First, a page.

The case of an allegedly haunted 1980s computer that started communicating with a teacher in archaic English has baffled paranormal investigators for over 35 years. Known as the Dodleston messages, they were a series of communications a teacher received on a BBC microcomputer in 1985. This was before the internet was commonplace and the computer was not connected to a network.
The bizarre events sparked theories ranging from an elaborate hoax to an angry ghost. Some even suggest it was an attempt from both the past and the future to communicate with the present, but it all started with a set of mysterious footprints. The story resurfaced recently in a blog written by Allison Troutner for the website howstuffworks.com.
In 1985, Ken Webster and his girlfriend, Debbie, had recently moved into and were renovating the dilapidated 18th Century Meadow Cottage in the village of Dodleston in Cheshire, close to the North Wales border. During renovations the couple noticed strange, six-toed footprints in the dust, which seemed to walk up the walls between the bathroom and kitchen.
Feeling sure it was a prank, perhaps from some mischievous previous owner, Ken painted over the footprints and thought they were gone for good. The next day, the footprints returned.
Over the next few weeks the couple experienced a series of incidents that made them feel as though they were not quite alone. Tins of cat food had been neatly stacked in a pyramid and an eerie presence was felt in the cottage.
Ken was working as a teacher at a local school and had brought home a BBC micro computer he had borrowed. This was the point things really got weird.
Soon after the computer was set up, typed messages started to appear on its monitor. The first message appeared in the form of an ominous poem.
More messages soon followed. The writer appeared to be able to see both Ken and Debbie and asked about who they are before accusing them of stealing his house.
Days later, a second equally strange message came through, appearing to be written in some archaic version of English.
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It said: “I write on behalf of many – What strange words you speak – You are a worthy (good) man who has a fanciful woman, and you live in my house (who dwell in my home) – with lights which (the) devil makes – It was a great crime to have stolen (bribed) my house. – L.W.”
Over the next year and a half more messages continued to appear. Committed to discovering who was behind them, Ken asked a series of questions to try and find out the identity of the writer.
The presence appeared to be able to see the couple in the house. The writer after initially giving his name as Lukas, confessed his name was Thomas Harden or Hawarden – vicar with this name did appear to live around this time at a church in Gloucestershire.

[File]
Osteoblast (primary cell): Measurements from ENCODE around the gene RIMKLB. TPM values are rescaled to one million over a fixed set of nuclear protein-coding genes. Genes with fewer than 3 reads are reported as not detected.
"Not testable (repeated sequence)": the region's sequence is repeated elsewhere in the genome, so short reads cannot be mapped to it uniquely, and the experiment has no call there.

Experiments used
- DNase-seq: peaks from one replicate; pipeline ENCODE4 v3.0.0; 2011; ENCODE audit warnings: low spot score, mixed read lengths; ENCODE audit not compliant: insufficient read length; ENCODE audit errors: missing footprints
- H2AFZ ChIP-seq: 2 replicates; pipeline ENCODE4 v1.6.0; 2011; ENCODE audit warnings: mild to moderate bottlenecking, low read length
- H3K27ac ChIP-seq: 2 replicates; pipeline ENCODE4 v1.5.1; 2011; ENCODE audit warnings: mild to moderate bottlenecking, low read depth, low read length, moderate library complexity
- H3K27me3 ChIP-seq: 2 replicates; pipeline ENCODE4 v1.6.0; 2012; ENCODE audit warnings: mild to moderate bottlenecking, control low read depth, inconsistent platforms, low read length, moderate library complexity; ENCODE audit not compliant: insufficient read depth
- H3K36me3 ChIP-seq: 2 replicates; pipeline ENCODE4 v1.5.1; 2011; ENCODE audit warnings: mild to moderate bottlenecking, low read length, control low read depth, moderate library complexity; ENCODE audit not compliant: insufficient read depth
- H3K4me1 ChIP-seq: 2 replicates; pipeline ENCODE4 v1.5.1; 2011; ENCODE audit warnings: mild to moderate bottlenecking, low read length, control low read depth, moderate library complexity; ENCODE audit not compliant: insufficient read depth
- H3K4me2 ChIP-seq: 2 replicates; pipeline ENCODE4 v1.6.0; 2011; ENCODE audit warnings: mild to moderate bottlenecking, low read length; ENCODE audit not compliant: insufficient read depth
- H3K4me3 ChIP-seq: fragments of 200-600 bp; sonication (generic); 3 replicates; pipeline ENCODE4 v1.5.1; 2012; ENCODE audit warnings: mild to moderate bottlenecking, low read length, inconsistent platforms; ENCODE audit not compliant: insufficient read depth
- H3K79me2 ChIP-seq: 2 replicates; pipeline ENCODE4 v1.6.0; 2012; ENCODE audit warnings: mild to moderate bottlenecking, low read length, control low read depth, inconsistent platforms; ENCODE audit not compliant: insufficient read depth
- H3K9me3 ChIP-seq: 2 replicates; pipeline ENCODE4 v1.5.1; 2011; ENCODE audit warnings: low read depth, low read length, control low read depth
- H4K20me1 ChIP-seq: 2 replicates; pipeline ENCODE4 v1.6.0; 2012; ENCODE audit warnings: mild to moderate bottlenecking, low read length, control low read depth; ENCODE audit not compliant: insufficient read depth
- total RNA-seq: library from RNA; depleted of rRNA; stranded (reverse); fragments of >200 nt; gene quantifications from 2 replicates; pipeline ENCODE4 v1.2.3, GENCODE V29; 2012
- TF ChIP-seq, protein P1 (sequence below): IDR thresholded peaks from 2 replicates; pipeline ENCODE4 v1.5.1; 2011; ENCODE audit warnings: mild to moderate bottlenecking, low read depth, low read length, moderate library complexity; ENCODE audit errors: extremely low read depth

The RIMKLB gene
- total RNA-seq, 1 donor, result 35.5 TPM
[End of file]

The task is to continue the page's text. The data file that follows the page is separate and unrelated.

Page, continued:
It was then, Thomas said he had been in communication with ‘a friend from 2109’. Ken, intrigued, wrote a message to ‘2109’ on the computer and received a message.
The message read: “Try to understand that you three have a purpose that shall in your life time change the face of history, we, 2109, must not affect your thoughts directly but give you some sort of guidance that will allow room for your own destiny. All we can say is that we are all part of the same god, what ever, he is (?), is.”
More messages were left from 2109, who is reported to have expressed annoyance at finding out Lukas’ real name. Could the messages from Thomas (Lukas), 2109, and Ken and Debbie be from three different time lines using the BBC micro as a communication device?
Paranormal investigators were invited into the cottage by the couple. Despite attending on three occasions, they were unable to gain any answers after no activity occurred.
Eventually, Thomas said that he was being forced from his land and was never heard from again. But before he stopped his communications, he said that he would leave a book for his friends in the future.
Messages from 2109 later said the book would be found at some point. As of yet, no such book has been discovered.
The events at Meadow Cottage in 1985 and 1986 continue to be debated by those with an interest in researching the paranormal. Nick Pontyz, a researcher with a Master’s degree in early modern history, has been fascinated by the story and has written a blog on his investigations into the events.
Ken Webster also wrote a book about his alleged first hand experiences communicating with Thomas and 2109 called ‘The Vertical Plane’. What is known, is that the Dodleston messages continue to intrigue sceptics and believers alike 35-years later on.